Colorado State Parks remain open during the COVID-19 outbreak, as park rangers and community members adapt to social distancing practices.
Jason Hagan, the senior ranger at Cheyenne Mountain State Park, said he's seen an increase in weekday visitors in the past few weeks. While he said he doesn't have specific numbers, more guests visited the park than is normal for March.
"[There are] a lot more people out on the trails, a lot of people that have never been here before are coming out," he said. "People are obviously utilizing the state park more than they typically would."
Hagan said the parks are an essential community resource when many places across the state have closed.
"Mentally, physically, emotionally, the outdoors is kind of an escape for people," said Hagan. "For us to be able to provide that is hugely important."
Hagan said he and staff have been balancing enforcing park rules while practicing social distancing. He said many new visitors don't know policies around dogs on trails or the need for passes to visit Cheyenne Mountain State Park.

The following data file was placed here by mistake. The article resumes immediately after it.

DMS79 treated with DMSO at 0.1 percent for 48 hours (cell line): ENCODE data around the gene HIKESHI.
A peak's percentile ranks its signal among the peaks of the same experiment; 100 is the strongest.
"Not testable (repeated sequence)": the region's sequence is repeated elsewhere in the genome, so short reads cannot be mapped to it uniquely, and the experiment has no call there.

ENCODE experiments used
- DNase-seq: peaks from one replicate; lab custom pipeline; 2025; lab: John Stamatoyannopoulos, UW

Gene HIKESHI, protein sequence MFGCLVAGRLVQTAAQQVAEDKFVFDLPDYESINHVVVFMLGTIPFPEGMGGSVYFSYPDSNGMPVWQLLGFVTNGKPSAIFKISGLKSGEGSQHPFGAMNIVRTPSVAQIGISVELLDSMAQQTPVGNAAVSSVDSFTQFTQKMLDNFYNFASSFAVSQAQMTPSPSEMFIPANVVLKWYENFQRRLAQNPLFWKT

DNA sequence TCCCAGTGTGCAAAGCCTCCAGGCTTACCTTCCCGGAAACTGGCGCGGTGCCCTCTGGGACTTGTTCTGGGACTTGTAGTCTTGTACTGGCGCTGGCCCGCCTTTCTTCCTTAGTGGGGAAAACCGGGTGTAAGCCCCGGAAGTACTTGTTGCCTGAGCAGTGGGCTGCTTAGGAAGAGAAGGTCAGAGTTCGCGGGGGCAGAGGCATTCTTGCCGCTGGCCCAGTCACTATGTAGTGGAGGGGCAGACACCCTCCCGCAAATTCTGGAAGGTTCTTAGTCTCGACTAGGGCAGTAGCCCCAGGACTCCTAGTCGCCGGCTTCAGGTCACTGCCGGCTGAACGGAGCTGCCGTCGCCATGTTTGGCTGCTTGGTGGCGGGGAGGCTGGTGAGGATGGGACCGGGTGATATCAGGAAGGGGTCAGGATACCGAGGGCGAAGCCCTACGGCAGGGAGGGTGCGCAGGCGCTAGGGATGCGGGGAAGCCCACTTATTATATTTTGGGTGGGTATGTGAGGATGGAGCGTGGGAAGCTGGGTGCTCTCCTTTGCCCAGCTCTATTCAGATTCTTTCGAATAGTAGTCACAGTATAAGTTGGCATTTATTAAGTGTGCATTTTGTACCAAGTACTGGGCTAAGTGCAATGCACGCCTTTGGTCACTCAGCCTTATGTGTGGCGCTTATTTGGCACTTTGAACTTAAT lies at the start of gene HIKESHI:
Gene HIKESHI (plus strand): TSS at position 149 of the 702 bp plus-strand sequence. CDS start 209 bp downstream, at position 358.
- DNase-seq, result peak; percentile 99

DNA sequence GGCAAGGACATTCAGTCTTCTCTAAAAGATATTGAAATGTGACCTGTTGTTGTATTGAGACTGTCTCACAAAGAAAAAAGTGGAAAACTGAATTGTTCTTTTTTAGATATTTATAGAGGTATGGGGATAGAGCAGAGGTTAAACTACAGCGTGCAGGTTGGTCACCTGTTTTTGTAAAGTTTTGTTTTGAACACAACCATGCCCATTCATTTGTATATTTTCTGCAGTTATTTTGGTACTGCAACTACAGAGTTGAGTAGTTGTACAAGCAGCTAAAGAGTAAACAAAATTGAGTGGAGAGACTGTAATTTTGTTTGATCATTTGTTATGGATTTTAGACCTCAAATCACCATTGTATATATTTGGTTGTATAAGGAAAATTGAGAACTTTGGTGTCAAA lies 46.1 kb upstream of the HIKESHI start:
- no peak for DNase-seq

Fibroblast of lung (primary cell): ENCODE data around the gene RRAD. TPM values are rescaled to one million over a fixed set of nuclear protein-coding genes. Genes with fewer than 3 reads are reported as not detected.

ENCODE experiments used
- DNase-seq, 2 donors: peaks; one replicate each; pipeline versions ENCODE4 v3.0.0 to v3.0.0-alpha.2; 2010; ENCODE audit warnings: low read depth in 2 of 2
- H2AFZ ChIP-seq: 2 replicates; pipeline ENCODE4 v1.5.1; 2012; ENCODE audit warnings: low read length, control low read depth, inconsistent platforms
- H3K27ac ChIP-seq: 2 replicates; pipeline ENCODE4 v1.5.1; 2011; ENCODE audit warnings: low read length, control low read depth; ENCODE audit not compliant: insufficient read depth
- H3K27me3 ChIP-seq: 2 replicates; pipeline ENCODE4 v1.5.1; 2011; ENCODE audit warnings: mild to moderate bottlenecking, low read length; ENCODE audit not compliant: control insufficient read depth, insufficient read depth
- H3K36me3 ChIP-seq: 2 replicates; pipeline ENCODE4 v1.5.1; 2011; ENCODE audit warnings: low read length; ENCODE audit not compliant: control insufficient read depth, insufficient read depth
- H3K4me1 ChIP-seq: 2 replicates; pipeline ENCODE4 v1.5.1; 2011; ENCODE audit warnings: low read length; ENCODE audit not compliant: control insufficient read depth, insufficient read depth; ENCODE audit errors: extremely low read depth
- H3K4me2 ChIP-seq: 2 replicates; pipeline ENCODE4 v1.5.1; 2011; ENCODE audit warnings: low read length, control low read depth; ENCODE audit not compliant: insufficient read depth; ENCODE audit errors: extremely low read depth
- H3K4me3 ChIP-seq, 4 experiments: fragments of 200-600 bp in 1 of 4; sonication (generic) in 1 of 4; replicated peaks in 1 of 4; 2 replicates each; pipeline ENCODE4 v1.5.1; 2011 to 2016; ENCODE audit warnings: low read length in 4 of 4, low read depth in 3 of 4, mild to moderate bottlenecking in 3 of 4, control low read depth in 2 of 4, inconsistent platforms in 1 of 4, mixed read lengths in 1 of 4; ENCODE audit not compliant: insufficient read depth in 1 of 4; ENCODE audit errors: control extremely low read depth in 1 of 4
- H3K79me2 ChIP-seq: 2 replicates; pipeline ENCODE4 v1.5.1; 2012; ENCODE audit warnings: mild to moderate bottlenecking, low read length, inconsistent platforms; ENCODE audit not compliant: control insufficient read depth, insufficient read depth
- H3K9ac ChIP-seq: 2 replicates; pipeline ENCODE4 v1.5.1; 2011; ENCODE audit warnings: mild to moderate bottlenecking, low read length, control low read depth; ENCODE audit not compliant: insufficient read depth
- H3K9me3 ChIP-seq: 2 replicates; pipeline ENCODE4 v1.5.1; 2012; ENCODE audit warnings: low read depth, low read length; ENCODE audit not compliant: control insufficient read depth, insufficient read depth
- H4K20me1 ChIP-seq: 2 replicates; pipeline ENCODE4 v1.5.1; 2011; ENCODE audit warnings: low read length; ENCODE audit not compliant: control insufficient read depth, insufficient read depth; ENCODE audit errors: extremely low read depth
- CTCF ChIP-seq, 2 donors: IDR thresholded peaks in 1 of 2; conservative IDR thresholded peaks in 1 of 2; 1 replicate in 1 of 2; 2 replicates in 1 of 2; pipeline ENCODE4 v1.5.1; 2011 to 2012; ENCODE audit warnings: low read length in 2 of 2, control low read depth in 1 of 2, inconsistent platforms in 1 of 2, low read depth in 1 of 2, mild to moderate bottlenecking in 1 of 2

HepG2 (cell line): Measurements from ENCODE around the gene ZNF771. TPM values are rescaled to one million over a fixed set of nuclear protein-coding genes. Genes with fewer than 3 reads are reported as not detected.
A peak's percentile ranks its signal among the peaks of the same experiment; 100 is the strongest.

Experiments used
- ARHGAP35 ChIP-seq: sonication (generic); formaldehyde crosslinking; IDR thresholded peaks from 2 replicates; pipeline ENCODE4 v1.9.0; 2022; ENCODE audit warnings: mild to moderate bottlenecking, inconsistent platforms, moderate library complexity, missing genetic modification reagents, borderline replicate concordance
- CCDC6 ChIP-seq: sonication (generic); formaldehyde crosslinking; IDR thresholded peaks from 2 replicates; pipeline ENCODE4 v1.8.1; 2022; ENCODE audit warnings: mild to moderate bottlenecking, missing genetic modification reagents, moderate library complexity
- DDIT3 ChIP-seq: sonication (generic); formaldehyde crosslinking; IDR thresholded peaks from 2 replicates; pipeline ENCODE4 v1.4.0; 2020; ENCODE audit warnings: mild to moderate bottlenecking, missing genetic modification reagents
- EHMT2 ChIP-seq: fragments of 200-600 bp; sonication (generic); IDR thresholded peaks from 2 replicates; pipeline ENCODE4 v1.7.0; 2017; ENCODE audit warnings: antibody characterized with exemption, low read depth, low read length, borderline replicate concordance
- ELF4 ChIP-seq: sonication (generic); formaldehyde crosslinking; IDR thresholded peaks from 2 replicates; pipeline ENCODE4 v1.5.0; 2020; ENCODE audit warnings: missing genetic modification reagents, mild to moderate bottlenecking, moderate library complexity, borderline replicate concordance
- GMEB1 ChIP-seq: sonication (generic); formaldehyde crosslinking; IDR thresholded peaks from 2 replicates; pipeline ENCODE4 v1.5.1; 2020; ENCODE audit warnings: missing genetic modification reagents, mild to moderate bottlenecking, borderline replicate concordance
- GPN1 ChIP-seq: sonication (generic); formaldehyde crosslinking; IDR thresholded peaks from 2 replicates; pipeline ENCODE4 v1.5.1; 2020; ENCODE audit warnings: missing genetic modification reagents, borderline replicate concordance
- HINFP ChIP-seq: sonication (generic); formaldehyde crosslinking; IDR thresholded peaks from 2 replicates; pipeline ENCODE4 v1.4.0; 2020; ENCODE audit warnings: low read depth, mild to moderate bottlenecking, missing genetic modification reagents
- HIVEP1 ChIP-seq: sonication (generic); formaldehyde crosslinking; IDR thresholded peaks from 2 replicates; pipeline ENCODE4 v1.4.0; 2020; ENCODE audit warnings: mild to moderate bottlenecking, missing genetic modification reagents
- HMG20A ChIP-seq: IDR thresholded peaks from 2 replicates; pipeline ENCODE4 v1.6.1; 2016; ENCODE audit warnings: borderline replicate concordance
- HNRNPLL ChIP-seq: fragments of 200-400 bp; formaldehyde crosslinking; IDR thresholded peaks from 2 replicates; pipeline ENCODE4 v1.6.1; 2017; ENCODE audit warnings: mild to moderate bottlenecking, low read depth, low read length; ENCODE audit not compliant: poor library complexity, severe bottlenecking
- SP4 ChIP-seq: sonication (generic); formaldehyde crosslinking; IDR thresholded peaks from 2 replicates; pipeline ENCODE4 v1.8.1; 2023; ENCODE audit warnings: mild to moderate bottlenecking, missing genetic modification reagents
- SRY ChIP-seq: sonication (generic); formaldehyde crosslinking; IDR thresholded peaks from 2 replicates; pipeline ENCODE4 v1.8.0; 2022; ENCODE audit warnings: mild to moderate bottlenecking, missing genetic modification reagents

As COVID-19 continues, Hagan said the park will take its cues from Colorado Parks and Wildlife on closures and future safety measures.
Organizations like the Trails and Open Space Coalition (TOSC) are advocating for people to use trails to manage their mental and physical health during the state's stay-at-home order.
The advocacy group has launched an initiative called "Get Out, Spread Out," which encourages people to visit parks and trails around the Pikes Peak region. The organization made a list and interactive map of around 33 spaces for people to visit that are "off the beaten trail."
Susan Davies is the executive director of TOSC. She said this list is just the start of helping people find places throughout the city to get outside.
Davies said in the Pikes Peak region it's easy enough to follow social distancing guidelines and get outside.
"We have [over] 150 parks and trails and open spaces, so we have so many choices," said Davies. "There's just no excuse for everyone to end up at the same two, three, five, ten parks."
Davies said because park staff may be restricted, "it's up to us, " and people visiting parks must "step up their game," clean up after themselves and maintain social distancing practices so parks are not forced to close.
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